But this this crazy.  Higher education receives hundreds of billions of dollars of taxpayer support every year - a classic sign that it fails the market test.  There are probably plenty of socially cheaper forms of labor market signaling.  But as long as the massive subsidies continue, the substitutes will remain on the fringes.  The easiest way to discover good alternatives is to end government support for higher ed - and see what comes next.

At this point, you could respond, "Sure, education is mostly signaling.  But the economic rewards are so great that it's still worth subsidizing."  But signaling aside, there's far less to education's economic rewards than meets the eye.

Why?  First, college graduates aren't randomly selected.  Most were already high performers back in high school; if they hadn't gone to college, they probably would have been fairly successful anyway.  When researchers statistically compare high school graduates to college graduates with equal pre-college ability, they almost always find the true effect of college on personal success is smaller than it seems.

Second, standard comparisons focus on people who finish college.  But this is cheating, because the college graduation rate for full-time students is about 50%.  When you weigh college as an investment, this slashes the expected return.

A debate is admittedly not a great place to do arithmetic.  But in The Case Against Education, I snap all these pieces - and many others - together.  Along the way, I seriously study potentially neglected benefits of college: health, crime, you name it.  Because confirmation bias is bad.  Final result: From a social point of view, investments in college aren't just overrated; they're ruinous.  Subsidizing this rat race is as economically foolish as handing out big cash prizes to the world's dirtiest polluters.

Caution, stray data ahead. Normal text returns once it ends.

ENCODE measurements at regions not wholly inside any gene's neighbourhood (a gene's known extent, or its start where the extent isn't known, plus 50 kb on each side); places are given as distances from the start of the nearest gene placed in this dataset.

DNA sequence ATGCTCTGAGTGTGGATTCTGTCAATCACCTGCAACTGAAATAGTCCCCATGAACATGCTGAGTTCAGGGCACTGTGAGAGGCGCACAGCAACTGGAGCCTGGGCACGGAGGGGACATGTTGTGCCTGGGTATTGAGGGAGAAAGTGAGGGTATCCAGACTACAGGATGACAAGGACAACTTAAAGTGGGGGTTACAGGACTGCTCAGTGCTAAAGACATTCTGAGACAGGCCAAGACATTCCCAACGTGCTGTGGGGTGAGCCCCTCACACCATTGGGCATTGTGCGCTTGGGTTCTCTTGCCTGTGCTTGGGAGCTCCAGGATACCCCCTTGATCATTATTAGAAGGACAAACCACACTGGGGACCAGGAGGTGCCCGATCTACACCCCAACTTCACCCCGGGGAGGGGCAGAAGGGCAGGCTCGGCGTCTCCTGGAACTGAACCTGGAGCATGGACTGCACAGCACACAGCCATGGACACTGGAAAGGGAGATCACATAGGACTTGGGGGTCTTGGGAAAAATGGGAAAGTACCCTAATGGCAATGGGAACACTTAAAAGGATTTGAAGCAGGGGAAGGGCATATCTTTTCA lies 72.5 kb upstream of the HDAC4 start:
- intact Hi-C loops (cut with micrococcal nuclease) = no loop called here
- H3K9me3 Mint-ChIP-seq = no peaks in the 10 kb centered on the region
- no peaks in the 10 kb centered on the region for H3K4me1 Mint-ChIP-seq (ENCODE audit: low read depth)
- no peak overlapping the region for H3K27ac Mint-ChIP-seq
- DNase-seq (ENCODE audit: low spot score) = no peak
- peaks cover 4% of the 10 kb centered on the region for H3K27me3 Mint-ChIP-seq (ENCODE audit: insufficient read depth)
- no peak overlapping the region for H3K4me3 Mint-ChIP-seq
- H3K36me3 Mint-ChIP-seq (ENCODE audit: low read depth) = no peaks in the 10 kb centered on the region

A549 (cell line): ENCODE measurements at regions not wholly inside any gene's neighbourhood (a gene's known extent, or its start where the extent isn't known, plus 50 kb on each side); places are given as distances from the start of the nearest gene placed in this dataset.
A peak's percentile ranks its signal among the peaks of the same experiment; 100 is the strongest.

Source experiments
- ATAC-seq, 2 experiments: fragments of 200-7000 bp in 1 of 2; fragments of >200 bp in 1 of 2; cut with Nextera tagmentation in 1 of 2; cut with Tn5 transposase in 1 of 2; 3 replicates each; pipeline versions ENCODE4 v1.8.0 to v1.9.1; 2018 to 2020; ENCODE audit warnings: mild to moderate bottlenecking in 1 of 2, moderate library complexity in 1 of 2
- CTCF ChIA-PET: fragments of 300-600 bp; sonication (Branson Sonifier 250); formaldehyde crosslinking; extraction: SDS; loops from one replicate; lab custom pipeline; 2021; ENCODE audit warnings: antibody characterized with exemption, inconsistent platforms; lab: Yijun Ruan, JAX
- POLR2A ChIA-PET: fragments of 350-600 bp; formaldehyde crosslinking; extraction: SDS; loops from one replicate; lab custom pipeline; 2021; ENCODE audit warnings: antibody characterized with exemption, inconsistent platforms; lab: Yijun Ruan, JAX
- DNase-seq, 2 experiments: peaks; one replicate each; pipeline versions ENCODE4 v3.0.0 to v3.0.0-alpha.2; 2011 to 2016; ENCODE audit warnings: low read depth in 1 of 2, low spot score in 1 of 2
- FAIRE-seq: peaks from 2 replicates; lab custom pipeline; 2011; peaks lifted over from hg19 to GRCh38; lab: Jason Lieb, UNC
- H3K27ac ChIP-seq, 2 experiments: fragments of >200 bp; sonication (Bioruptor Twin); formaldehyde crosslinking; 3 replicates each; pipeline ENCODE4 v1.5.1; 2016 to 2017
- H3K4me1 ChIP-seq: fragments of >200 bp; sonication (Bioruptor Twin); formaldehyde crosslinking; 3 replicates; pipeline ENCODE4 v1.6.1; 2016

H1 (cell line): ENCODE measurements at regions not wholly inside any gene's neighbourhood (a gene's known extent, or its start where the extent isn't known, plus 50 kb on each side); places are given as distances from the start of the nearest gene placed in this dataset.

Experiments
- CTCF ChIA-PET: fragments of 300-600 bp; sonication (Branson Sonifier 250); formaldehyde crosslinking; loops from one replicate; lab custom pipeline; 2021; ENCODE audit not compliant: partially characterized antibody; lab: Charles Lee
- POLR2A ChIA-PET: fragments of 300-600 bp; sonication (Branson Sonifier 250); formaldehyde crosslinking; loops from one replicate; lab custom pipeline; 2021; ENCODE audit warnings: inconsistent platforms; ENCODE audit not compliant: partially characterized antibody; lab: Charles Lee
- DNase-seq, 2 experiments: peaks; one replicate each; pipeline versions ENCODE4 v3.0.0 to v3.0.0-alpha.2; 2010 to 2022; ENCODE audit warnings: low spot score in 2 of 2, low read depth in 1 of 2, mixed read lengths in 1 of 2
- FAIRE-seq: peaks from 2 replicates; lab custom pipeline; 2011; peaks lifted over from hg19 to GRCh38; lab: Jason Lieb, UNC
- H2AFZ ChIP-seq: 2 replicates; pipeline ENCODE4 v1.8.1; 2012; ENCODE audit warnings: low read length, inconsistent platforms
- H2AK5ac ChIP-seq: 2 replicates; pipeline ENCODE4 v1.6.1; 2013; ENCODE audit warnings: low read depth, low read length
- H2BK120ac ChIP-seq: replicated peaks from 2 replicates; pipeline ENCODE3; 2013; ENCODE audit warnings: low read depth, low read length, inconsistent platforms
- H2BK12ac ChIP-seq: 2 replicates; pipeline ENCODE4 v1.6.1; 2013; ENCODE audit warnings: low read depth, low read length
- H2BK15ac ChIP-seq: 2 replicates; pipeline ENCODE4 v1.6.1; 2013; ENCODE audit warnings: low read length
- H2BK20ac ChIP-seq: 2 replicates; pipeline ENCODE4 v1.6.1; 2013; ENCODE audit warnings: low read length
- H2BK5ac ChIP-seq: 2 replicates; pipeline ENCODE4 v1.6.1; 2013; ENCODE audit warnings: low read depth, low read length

When the economic case for tax-subsidized college crumbles, even many economists suddenly discover the "finer things in life."   What about the humanistic argument that college inspires love of ideas and culture - that it refines and elevates us?  My quick response: Refinement and elevation would be great... if it really happened.  But the actual data say that it's mostly wishful thinking.  Only a miniscule fraction of college grads take a meaningful interest in ideas or culture after graduation.  People who attend events like the Soho Forum for fun are really weird.  That's why I love you guys! 

You could agree with every word I've said so far, but respond, "Instead of abolishing government support for higher education, government should use the power of the purse to fix higher education."  We can certainly imagine a world where colleges fill every student's mind with human capital and every student's heart with Shakespeare.  Why not do that?

Simple: Defunding dysfunctional systems is almost fool-proof.  Fixing dysfunctional systems, in contrast, is horribly hard.  As a professor, I assure you that the entire system bitterly resists even mild reforms.  Most professors detest the very idea of objectively measuring the value of anything they do.  They're artists!  You can't deal with these people - and it's foolish to try.  If someone says, "Sorry for wasting trillions of tax dollars.  But we did a few good things, and we'll spend your money wisely from now on," the prudent reaction is to draw a line in the sand and say, "You're fired." 

But why should we be so extreme?  Why not just cut half and see if that does the trick?  Pragmatically speaking, abolition is far more transparent.  The scope of partial reforms is always confusing and debatable.  When you separate college and state, it's clear-cut.

Since this is the Soho Forum, let me end with my principled argument for full abolition: the presumption of liberty.  I know there's a wide range of libertarian views.  In fact, there's one libertarian view per libertarian.  But we should all be able to agree that the burden of proof rests on the advocates of government intervention.  If politicians are going to take our money without our consent, they should at least have solid proof that the money is very well-spent.  Government support for colleges does not meet that bar.  Not even close.

Update: Gene Epstein sent me the vote tally.
















Bryan Caplan
Bryan Caplan is Professor of Economics at George Mason University and Senior Scholar at the Mercatus Center. He has published in the New York Times, the Washington Post, the Wall Street Journal, the American Economic Review, the Economic Journal, the Journal of Law and Economics, and Intelligence, and has appeared on 20/20, FoxNews, and C-SPAN. Bryan Caplan blogs on EconLog.